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Inbound seats flying into local airport up over last winter sales, even January

Pushing the envelope and expanding summer service

Despite early winter concerns that spring break flights were filling up slowly, March numbers suggest that it’s been a strong year for the local air program. Inbound seats into the Gunnison-Crested Butte Regional Airport increased substantially, and special promotions by the Gunnison Crested Butte Tourism Association (TA) helped make up some of that difference. Even January—notorious for being a slow month—was up over last year.

 

 

“January was positive,” said airline consultant Kent Myers at a March 13 meeting of the Gunnison Valley Rural Transportation Authority (RTA). “I don’t ever remember having a positive January.”
Higher average fares may have played a role as well as lower fuel costs. Yet the season as a whole is up over last year. According to Scott Truex, executive director of the RTA, more than 2,200 more inbound seats had sold than last year, as of mid-March. Every month, the air program has performed ahead of last year. And the direct flight from Houston, which had the most room for catch-up, had sold 750 more one-way seats than last year.
While load factors for that flight—or the percentage of overall capacity filled—will finish the season about 5 percent short of the RTA’s 70 percent goal, Truex says that’s still a good performance. There were more seats available from Houston overall. “Even with the additional planes we put in, it’s doing pretty well,” he said.
TA board member Ken Stone was also on hand at the meeting to share results of a $99 companion fare promotion designed to incentivize travel to the valley. The TA exceeded its goal of selling 300 airline tickets, using a total budget of $59,913 to sell 328 tickets.
Initial data shows the promotion generated 1,575 visitor days, with average stays 4.8 days. Stone also calculated the program generated $556,477 in revenue. The number is likely higher, too, since some participants may have been second homeowners or may have booked hotels on their own rather than using Crested Butte Vacations. Their spending on things such as lodging, ski school or other activities wouldn’t be tracked.
“What we’re going to do next on this program… is to go back and survey,” Stone said. “We’re offering the incentive of winning an airline ticket back here so we can go deeper. Were they first-time visitors? Did they book on VRBO?”
Based on current data, Stone said, 22 percent of the promotion participants had been to Crested Butte before and 78 percent were first-time visitors. Twelve percent flew in on United Airlines and the rest flew American Airlines.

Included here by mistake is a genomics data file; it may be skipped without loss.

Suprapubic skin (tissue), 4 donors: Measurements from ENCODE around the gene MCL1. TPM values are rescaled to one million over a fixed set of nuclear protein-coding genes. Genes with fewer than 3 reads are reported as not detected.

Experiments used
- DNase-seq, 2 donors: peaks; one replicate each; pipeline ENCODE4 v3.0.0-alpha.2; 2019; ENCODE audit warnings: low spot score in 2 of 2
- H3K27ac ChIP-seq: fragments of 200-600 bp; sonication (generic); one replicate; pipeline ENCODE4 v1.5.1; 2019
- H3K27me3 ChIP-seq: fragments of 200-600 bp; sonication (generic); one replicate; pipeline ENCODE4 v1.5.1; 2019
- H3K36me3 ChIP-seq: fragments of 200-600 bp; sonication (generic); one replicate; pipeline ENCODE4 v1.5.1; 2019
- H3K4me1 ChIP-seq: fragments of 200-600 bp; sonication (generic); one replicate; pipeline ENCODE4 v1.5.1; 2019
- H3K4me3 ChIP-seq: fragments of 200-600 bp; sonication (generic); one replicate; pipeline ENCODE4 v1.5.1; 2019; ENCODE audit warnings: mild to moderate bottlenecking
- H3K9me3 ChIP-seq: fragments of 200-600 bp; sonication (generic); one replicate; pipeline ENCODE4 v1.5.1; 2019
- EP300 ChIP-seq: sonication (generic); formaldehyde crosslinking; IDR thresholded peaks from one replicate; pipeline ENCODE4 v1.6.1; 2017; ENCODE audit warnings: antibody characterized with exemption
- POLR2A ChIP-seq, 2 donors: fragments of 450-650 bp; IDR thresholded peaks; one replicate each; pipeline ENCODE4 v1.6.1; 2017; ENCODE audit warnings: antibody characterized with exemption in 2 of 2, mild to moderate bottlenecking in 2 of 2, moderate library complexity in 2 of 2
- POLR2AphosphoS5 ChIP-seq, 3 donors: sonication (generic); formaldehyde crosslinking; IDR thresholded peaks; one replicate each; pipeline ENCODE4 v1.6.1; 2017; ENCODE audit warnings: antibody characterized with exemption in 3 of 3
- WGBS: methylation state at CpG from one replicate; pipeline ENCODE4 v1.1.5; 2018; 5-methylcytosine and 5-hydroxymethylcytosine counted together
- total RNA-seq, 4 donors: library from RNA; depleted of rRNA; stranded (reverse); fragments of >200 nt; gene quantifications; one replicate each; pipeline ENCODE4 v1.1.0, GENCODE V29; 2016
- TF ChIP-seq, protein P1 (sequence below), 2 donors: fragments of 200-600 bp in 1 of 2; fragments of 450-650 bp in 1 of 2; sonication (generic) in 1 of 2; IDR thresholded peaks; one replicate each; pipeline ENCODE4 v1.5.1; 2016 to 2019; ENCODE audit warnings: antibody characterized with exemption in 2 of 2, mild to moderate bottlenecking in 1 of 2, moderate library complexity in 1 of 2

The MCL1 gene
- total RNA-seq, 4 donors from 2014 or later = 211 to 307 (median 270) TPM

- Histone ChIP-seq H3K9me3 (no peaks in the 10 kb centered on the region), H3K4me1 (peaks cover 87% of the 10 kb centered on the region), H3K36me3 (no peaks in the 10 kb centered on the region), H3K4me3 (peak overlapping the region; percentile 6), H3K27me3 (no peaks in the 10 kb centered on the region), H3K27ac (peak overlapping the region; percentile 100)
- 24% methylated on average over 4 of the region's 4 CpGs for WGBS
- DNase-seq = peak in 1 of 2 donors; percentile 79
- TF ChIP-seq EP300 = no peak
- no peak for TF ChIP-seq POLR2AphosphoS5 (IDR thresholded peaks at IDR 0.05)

Thirty percent came via direct flights from Dallas-Ft. Worth, Houston and Chicago, with Dallas-Ft. Worth as the number one market. Perhaps most surprising, Stone said, was the number two market, which came in via connecting flights: 24 percent of promotion participants originated from Florida.
A second promotion, Lift Ticket to Fly, is ongoing and also performing well. Participants receive a free lift ticket when they book a flight through the promotion, and so far 268 lift tickets have been given away.
Interim TA director John Norton told the RTA board he’s pleased with how the programs have been performing, as well as the ability to track the return on investment. “It’s not that often you can track a program this well, and so I think we’ll go into next winter with maybe $100,000 set aside and a plan behind it. If we hear from Scott [Truex] that we have some problem flights, we’ll be able to implement pretty quickly and ride to the rescue,” Norton said.
Stone said the TA is also exploring a similar promotion for Western Colorado State University next January, when the RTA historically needs to fill seats on airplanes. Students would fly free when parents book a flight to check out the university.
County commissioner Paula Swenson liked the sound of that. “Hopefully, we get a four-year tourist out of that,” she said.
Stone expected to have more data plus a report on the Lift Ticket to Fly promotion at the RTA’s May board meeting. At the same meeting, Truex plans to have an update on next year’s winter air service, which is likely to be similar to this year although some exploration is being done to potentially serve a West Coast market. In the meantime, summer flights have already gone on sale.
According to Truex, the RTA has a contract with United Airlines to provide 38 round-trips between Houston and Gunnison-Crested Butte—a significant jump over last summer, when there were 15. “We made a decision last fall to expand service quite a bit because we’re in the second year of a three-year grant,” Truex explained, “We wanted to push limits a bit.”
It made the most sense, he added, to expand the flight while the grant lessened the financial risk to the RTA and the RTA board would have one more grant year to fine-tune and adjust the service. The Houston flights begin in June and run through September 6, with four flights per week during the peak season and two flights per week during the remainder of the summer.
As of mid-March, 10.7 percent of seats had sold and the RTA is partnering with the TA to promote those flights. “There is some concern this summer about softness because we don’t know how the price of oil is going to affect Houston,” Truex told the RTA board. Yet he expects the flight to perform well. “The first year was very conservative because we wanted it to be full-on success. In the second year we’re pushing the limits a bit,” he said.

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